“Life, Liberty, and the Pursuit of Happiness” are the inalienable rights which our government was created to secure. Thomas Jefferson famously penned these words when authoring the Declaration of Independence, but nearly 250 years later, those rights are at risk for dialysis patients thanks to a recent Supreme Court ruling.
This June, in Marietta Memorial Hospital Employee Health Benefit Plan v. DaVita Inc., the high court sided with a private insurer that was being sued for limiting its coverage of dialysis to 30 treatments. The court ruled the plan wasn’t discriminating against kidney disease patients, as the 30 treatment threshold applied to everyone on their plans, regardless of whether they had kidney disease.
However, as the dissenting justices noted — and as too many kidney patients are well aware — dialysis is not only a requisite treatment for kidney patients to live, but it is a treatment that only those with kidney disease need.
While the court correctly noted that the plan’s practice lessens health care coverage for all, it didn’t recognize it also discriminates against those on dialysis. Moreover, as dialysis patients need treatments several times a week, the 30 treatment threshold will be met in just a few months. The only option left for thousands of patients like me is to rely on Medicare for primary insurance.
While Medicare provides an important safety net for dialysis patients, we know just how expensive our care can be, especially since Medicare only covers 80% of the costs and supplemental insurance for those of us under 65 is often unavailable or the premiums are unaffordable. And it’s not just the increased out of pocket costs; since 1980, Medicare has given patients the choice to remain on their private insurance for 30 months or switch to Medicare immediately once their private insurance ends. The Supreme Court has taken that choice away, bypassing the Medicare Secondary Payer period and leaving us no choice but to place our lives in the hands of Medicare, coverage we did not choose.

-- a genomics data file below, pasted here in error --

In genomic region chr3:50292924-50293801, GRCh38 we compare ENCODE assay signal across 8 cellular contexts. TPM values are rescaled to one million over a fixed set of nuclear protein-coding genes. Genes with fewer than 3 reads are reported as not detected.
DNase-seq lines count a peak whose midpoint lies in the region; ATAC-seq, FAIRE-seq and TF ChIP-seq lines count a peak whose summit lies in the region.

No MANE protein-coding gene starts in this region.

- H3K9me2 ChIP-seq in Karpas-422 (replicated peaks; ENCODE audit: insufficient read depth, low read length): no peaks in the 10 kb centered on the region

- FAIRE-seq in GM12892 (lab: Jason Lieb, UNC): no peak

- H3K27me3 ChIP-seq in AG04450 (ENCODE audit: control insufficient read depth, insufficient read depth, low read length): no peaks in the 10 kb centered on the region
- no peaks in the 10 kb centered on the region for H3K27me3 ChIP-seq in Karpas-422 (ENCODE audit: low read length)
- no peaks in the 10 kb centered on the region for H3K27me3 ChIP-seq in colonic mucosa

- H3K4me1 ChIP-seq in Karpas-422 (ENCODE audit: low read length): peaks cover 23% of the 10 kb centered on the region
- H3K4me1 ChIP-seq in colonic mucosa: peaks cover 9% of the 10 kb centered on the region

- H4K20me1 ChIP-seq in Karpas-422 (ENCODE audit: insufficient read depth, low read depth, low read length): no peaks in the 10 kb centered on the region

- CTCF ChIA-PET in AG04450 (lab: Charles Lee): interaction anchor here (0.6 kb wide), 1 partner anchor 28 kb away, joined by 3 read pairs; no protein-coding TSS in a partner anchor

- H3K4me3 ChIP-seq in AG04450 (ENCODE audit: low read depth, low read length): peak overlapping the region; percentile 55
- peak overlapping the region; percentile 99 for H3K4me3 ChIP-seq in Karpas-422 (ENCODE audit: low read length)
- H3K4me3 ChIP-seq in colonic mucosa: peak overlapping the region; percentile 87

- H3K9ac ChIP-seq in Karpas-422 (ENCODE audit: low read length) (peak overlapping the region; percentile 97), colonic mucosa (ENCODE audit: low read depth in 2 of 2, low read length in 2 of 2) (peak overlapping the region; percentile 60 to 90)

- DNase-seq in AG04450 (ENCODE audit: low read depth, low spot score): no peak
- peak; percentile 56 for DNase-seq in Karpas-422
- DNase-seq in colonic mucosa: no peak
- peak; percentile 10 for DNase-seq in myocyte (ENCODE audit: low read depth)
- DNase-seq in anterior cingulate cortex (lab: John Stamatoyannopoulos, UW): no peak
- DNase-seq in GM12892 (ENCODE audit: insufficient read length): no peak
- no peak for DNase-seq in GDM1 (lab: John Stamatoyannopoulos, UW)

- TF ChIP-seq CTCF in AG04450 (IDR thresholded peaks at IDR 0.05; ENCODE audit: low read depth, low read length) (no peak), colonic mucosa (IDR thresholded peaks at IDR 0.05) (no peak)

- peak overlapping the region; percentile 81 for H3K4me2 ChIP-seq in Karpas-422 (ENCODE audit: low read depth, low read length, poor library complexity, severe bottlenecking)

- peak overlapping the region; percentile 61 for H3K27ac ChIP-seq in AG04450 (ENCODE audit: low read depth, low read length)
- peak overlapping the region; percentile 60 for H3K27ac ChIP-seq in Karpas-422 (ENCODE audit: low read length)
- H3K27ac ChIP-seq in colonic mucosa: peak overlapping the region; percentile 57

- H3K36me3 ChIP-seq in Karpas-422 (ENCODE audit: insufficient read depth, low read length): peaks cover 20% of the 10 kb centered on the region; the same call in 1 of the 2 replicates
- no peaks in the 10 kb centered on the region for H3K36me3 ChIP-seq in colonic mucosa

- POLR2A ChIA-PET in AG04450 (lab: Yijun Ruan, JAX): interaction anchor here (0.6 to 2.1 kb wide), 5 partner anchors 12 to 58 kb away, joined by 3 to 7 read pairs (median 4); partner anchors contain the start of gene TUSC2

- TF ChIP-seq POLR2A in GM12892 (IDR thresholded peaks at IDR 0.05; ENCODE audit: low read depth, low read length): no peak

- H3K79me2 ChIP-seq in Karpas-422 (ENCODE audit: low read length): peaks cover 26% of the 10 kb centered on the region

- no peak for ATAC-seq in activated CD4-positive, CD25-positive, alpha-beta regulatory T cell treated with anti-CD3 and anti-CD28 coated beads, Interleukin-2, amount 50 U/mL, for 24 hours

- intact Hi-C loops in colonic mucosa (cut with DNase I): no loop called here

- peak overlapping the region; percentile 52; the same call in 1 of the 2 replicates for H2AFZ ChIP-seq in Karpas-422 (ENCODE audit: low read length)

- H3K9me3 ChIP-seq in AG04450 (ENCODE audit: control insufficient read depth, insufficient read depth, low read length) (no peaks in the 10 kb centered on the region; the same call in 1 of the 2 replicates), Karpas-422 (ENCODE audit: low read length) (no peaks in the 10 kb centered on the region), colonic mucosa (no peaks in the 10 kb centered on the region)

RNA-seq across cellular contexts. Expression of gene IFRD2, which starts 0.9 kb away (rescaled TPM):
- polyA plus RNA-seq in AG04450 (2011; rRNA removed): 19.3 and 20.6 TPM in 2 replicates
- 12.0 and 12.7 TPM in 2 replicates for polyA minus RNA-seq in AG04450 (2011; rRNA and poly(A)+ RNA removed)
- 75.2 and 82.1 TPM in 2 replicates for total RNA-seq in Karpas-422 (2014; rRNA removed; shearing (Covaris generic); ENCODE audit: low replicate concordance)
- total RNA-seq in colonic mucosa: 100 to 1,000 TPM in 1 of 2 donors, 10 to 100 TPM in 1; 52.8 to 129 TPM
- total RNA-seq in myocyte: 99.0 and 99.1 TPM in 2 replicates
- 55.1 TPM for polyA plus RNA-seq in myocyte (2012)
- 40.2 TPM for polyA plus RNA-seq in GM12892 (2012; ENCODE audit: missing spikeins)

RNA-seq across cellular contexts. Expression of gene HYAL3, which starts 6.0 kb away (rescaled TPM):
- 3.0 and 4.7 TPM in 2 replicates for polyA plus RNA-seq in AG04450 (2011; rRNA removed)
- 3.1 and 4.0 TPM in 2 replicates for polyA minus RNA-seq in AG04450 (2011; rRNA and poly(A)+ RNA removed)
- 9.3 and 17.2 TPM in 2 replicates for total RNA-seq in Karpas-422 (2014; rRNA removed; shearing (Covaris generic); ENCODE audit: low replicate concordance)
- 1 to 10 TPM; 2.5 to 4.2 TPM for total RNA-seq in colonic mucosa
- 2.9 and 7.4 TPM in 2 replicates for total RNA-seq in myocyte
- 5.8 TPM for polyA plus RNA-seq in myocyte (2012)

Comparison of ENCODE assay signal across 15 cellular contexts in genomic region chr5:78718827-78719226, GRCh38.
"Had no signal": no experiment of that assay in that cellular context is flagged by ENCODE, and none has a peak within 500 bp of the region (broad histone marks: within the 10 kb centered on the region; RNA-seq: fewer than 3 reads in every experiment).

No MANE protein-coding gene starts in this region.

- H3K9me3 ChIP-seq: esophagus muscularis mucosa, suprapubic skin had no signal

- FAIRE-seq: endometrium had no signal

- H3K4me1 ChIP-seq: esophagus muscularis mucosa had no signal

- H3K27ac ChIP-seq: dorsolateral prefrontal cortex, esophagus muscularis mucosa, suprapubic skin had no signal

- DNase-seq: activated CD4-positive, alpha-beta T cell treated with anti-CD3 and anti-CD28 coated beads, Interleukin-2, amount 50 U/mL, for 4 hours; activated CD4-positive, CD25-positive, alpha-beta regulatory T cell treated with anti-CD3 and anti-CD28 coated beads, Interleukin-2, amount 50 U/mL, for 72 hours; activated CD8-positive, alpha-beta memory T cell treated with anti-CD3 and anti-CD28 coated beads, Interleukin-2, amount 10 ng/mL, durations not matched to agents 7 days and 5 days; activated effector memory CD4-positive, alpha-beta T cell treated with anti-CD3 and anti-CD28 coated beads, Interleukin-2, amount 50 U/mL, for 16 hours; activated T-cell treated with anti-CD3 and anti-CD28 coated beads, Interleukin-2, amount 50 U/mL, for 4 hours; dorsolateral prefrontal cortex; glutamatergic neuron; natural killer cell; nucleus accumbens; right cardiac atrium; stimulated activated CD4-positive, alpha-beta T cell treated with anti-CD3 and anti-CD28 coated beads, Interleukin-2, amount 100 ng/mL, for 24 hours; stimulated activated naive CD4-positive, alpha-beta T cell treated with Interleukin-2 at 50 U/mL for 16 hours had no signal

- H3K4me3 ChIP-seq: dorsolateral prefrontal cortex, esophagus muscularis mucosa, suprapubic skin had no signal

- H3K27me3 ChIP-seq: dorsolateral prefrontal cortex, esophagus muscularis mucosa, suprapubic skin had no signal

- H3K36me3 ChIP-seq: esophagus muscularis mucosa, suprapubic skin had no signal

Born with only one functioning kidney, my spina bifida made me ineligible for a kidney transplant. I’ve been on dialysis for the last 17 years, starting my treatments when I turned 25. I ran into my own problems with access to care, though, when Medicare wouldn’t cover a wheelchair I needed. The chair I had created a pressure point, but I wasn’t able to afford a new one on Medicare. In the end, I had to have an amputation because of the problems my wheelchair was causing. No patient should have to go through that.
While it hasn’t always been easy, dialysis has given me a chance to live my life on my own terms. After I started my treatments I was able to go back to college, and I discovered my passion and purpose — helping others with kidney disease to overcome the same challenges I’ve faced. I have been truly blessed to find this calling, but none of this would be possible without dialysis. Without dialysis, I wouldn’t be here today. And I am not the only one.
In my home state of Alabama, there are over 10,000 people dependent on dialysis in order to live, and thousands more are diagnosed with kidney failure every year. While the Supreme Court has added an unbelievable amount of stress and financial pressure to our lives, there is a way we can push to restore protections for dialysis patients. I’m grateful that Alabama has strong and compassionate leaders in Congress, with Representatives Terri Sewell (D-AL-7) and Mike Rogers (R-AL-3) fighting alongside their Senate colleagues, Bill Cassidy (R-LA) and Bob Menendez (D-NJ), to pass the Restore Protections for Dialysis Patients Act. This bill will return to dialysis patients their right to remain on private insurance for 30 months, as Congress had intended.
Andrew Conkling, Arab, AL